All the ways we silence women

Cecile Richards, the president of Planned Parenthood, was interrupted 44 times in her testimony before Congress.
Cecile Richards, the president of Planned Parenthood, was interrupted 44 times in her testimony before Congress. NYT

In North Carolina last week, Gov. Pat McCrory signed House Bill 297 that, in part, bans state funding for family-planning services for groups that provide abortions – a move that, the N&O noted, targets Planned Parenthood.

When Cecile Richards, president of Planned Parenthood, testified before Congress last month, members of Congress interrupted her 44 times as she tried to answer their questions.

Last month in Asheville, the two male owners of a coffee shop were outed as misogynistic podcasters, tweeters and bloggers. On these various platforms, they denigrated women and revealed that they think of women as having one function: sexual objects for men. In one tweet, the duo wrote, “Beginning to find feminine submissiveness almost as important as beauty. Almost.”

Though individually very different, together these examples highlight the ways that women are silenced on a small and large scale. For women to be silenced means that their voices are taken away, denied or muted. Silencing women is not a Republican or Democratic issue. It’s a human rights issue.

In Rebecca Solnit’s 2014 book “Men Explain Things to Me,” she writes about this silencing, noting that women have to fight “for the right to speak, to have ideas, to be acknowledged to be in possession of facts and truths, to have value, to be a human being.”

To understand what Solnit means, look at House Bill 297.

This bill takes away women’s voices by denying them services that could help them decide when and if to have children – targeting, in particular, women who cannot afford or do not have insurance that will cover private doctors’ visits.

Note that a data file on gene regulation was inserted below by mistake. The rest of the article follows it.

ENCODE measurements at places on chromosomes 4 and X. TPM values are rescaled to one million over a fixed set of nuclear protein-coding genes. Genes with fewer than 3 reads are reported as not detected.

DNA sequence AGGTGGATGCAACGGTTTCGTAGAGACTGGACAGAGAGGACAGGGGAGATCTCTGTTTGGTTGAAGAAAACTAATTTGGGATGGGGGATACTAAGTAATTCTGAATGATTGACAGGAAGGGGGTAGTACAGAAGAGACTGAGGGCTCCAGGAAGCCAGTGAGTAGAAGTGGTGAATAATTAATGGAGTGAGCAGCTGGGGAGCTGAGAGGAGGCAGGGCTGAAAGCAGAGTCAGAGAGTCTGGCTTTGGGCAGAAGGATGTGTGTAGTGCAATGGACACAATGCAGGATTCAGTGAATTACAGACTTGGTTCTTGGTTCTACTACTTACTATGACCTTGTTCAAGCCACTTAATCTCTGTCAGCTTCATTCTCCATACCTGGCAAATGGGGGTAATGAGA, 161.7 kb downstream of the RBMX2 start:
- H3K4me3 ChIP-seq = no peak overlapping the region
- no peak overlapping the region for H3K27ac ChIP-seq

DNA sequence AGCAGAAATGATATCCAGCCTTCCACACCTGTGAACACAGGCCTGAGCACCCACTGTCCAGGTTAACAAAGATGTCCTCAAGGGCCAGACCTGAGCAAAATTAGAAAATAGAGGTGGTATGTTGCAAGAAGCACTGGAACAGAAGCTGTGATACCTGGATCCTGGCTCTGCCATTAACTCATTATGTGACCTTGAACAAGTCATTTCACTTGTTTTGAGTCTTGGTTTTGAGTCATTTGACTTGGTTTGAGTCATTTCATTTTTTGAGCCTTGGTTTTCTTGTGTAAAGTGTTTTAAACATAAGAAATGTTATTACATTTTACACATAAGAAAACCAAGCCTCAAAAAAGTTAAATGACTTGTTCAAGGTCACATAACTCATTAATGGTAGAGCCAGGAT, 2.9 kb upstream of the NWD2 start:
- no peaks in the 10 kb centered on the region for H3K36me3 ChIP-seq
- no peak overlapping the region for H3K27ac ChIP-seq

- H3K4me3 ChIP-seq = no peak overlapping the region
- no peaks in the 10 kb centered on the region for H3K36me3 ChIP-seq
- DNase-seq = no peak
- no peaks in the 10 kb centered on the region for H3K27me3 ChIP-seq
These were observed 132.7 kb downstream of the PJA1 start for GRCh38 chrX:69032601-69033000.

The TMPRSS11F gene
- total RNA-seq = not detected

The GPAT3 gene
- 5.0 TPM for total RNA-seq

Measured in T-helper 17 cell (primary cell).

This bill also denies that women have a voice at all. Where are the voices of women who actually use Planned Parenthood’s family planning services? Their voices were ignored or, perhaps, not considered in the first place.

Because these voices were silenced, they were not, in Solnit’s words, “acknowledged to be in possession of facts and truths.” They were not given value.

As the Asheville coffee-shop scandal shows us, government proceedings are not the only times women are silenced. In their tweets and blog posts, these two men referred to women as “notches” and “plates,” among other more obscene epithets. Referring to women as these inanimate objects makes women less than human. And if something is less than human, it doesn’t have a voice. If something is less than human, it doesn’t have rights.

In her book, Solnit added, “Having the rights to show up and speak are basic to survival, to dignity, and to liberty.”

In North Carolina, and in the United States, women are not always given the option to show up, as in the case of House Bill 297.

Yet even when women show up, they are often denied their right to speak. It’s what happened to Richards when she testified before Congress. Ostensibly, we can say her voice was heard. Yet when someone is interrupted 44 times, how much is she really speaking? And, importantly, is she being heard?

This is not to say that all women are voiceless. Some women are heard. Some women are running for president. Yet these women are but a tiny percentage of the women in the United States.

All women have the right not only to show up and speak but also to be heard. It takes vigilance by us all to make sure these rights are not denied.

Leslie Maxwell of Durham is a writer and adjunct professor of English at Meredith College.